Effects on DTC

The studies by Ansai and colleagues [25]; MacLean and colleagues [37] and Wollesen and colleagues [42] also addressed cognitive-motor interference by analysing DTCs. All programs were able to reduce cognitive-motor interference, leading to improved performance on the cognitive or motor task.

Influence of training methods

Overall, 24 interventions were able to improve at least one cognitive outcome. The majority of the studies increased the cognitive outcome that was specific to the training intervention (cf. Table 3). Three studies were not able to show effects on their cognitive test battery [25, 30, 47]. The studies conducted by Ansai and colleagues [25] and Morita and colleagues [47] integrated a cognitive test that was not correlated to the cognitive dimensions that were addressed in the training program.

Moreover, seven studies showed improvement of cognitive abilities that were specifically addressed as a part of the training intervention. Three of them were exergaming interventions [27, 33, 40]. In addition, the nine exergaming studies that examined effects on processing speed or reaction times were all able to show improvements on processing speed.

A progression in ST or DT complexity was provided by nine interventions (cf. Table 3). Four studies used an individualised adaption to the training difficulties (cf. Table 3). All eight studies with an individualised or progressive training that examined executive functions were able to improve these functions. Cognitive-motor training was more effective in comparison to other training interventions if it combined cognitive training with multicomponent exercises including balance or coordination tasks (cf. Table 3).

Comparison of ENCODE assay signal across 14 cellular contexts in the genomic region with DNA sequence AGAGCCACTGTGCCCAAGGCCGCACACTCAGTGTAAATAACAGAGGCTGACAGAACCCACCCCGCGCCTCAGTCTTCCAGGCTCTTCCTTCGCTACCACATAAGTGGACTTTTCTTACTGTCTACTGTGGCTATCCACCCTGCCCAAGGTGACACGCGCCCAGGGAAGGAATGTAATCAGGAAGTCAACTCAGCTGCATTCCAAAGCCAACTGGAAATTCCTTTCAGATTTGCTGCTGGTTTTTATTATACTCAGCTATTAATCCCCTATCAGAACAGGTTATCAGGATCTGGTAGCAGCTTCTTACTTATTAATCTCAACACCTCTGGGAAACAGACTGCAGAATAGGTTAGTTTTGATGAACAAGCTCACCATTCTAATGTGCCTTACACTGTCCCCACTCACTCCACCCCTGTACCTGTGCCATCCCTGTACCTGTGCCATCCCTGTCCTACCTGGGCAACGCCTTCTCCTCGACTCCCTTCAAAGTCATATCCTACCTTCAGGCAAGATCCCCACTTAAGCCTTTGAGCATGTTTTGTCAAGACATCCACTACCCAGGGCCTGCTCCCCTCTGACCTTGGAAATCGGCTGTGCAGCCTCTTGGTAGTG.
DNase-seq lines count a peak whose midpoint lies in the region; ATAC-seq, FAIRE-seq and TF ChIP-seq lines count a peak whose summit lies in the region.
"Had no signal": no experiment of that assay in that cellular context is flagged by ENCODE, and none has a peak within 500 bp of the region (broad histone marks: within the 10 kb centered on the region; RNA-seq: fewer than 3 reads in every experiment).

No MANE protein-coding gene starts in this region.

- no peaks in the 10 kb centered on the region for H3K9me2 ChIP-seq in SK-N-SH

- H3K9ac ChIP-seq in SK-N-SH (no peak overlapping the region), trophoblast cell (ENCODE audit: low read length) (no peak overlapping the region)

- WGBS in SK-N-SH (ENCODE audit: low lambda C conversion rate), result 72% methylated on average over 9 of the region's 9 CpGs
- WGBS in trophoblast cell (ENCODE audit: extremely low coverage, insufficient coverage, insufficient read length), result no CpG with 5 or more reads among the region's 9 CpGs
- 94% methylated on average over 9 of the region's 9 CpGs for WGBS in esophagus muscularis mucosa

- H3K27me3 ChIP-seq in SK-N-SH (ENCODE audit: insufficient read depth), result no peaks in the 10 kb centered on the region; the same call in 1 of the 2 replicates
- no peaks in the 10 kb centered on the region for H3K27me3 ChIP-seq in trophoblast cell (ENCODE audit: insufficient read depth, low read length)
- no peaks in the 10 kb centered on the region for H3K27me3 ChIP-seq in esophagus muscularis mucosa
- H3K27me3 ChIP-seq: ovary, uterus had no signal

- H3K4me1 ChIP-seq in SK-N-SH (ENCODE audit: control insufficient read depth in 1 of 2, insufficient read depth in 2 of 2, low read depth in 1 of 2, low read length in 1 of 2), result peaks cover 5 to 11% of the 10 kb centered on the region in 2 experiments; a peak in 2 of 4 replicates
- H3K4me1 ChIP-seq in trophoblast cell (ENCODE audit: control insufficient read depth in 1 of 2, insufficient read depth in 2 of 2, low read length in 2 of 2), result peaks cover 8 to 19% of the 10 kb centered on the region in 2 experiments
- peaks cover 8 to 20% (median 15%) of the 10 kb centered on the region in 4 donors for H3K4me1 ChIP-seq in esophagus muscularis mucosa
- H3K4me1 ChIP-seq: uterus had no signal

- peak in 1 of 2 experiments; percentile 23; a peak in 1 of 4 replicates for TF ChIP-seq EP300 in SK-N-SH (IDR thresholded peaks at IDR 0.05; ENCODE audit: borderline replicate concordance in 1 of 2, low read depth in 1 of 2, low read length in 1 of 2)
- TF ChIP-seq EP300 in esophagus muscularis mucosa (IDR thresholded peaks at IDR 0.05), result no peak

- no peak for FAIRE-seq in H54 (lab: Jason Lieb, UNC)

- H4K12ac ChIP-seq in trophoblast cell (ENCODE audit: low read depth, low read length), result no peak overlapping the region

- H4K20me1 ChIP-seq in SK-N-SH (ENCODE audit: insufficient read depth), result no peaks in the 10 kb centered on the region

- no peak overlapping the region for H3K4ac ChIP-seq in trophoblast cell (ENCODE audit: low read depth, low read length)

Influence of overall dose

The frequency, session duration and dose of the interventions ranged from 1 to 3 days per week, 20 to 90 min per session and an overall dose of eight to 104 h in total. The shortest intervention duration was 4 weeks and the longest was 16 weeks. The frequency, session duration and dose of the interventions for studies with positive effects on one or more cognitive functions did not differ for studies not showing effects on cognitive function.

To improve global cognitive functioning the total training duration ranged between eight and 104 h [32, 34, 36, 38, 47]. The frequency differed between one or two times per week with 30, 60 or 90 min sessions.

Inhibitory control increased with interventions provided between 12 and 24 h. They were conducted once [41, 42], twice [35] or three times per week [31, 33].

Effects on working memory was shown with training programs that provided 12 up to 36 h of exercise [26, 27, 30, 38, 40, 43, 48]. The frequency differed between once a week [48], twice [30, 38], three times [26, 27, 40] and five sessions [43].